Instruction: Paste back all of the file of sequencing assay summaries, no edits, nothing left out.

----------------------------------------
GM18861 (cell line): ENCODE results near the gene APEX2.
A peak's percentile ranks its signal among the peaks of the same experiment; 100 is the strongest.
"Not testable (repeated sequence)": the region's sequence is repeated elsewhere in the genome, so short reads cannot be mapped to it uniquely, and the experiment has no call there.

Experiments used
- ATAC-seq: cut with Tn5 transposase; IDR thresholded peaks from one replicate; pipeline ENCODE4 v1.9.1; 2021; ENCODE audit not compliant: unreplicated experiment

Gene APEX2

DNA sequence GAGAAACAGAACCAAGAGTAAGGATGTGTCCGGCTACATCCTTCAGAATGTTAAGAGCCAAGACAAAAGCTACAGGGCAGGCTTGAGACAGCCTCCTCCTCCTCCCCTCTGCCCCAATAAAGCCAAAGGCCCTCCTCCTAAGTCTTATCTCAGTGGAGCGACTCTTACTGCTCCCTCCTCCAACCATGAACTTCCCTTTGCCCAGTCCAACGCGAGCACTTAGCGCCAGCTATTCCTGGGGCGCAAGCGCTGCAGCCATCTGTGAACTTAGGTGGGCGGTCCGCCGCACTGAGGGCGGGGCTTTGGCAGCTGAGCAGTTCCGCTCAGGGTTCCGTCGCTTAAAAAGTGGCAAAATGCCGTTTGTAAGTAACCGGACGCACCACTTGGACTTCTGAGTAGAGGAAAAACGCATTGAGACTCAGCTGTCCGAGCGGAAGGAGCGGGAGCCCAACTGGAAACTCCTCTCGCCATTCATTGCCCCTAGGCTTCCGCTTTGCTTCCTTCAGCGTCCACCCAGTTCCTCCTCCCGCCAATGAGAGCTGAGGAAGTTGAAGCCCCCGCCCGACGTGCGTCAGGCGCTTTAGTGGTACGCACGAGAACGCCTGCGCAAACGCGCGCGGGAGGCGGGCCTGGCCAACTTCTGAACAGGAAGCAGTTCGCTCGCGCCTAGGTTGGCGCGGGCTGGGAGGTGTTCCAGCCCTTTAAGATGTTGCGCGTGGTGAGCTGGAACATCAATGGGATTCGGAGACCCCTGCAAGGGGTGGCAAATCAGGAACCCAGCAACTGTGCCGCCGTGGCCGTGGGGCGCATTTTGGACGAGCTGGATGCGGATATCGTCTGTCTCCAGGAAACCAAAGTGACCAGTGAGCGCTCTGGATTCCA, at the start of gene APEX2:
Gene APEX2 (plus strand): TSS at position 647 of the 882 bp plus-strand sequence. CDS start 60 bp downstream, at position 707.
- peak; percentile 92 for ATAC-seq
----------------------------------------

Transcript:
GM18861 (cell line): ENCODE results near the gene APEX2.
A peak's percentile ranks its signal among the peaks of the same experiment; 100 is the strongest.
"Not testable (repeated sequence)": the region's sequence is repeated elsewhere in the genome, so short reads cannot be mapped to it uniquely, and the experiment has no call there.

Experiments used
- ATAC-seq: cut with Tn5 transposase; IDR thresholded peaks from one replicate; pipeline ENCODE4 v1.9.1; 2021; ENCODE audit not compliant: unreplicated experiment

Gene APEX2

DNA sequence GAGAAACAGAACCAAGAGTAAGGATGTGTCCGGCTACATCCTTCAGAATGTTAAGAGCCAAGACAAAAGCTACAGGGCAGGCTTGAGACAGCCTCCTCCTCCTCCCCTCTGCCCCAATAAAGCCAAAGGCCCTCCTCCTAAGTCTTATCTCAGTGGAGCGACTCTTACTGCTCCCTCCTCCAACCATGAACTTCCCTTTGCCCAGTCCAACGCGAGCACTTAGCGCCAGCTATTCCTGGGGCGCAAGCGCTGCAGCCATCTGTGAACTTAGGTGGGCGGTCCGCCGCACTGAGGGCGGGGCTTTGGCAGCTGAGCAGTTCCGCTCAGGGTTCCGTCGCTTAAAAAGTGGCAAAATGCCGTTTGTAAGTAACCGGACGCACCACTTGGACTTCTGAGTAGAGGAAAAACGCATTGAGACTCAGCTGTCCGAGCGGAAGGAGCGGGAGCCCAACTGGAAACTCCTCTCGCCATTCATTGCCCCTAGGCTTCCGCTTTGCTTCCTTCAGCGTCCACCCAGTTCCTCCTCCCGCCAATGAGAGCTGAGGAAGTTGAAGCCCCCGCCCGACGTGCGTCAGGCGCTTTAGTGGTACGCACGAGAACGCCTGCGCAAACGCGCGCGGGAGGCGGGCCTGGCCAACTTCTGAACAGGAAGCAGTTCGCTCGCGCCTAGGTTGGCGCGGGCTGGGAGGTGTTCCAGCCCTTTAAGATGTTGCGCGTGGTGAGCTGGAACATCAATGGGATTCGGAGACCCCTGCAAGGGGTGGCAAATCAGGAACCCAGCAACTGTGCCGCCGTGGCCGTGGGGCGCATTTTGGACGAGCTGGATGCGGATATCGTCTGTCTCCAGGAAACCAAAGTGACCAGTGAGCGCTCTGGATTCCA, at the start of gene APEX2:
Gene APEX2 (plus strand): TSS at position 647 of the 882 bp plus-strand sequence. CDS start 60 bp downstream, at position 707.
- peak; percentile 92 for ATAC-seq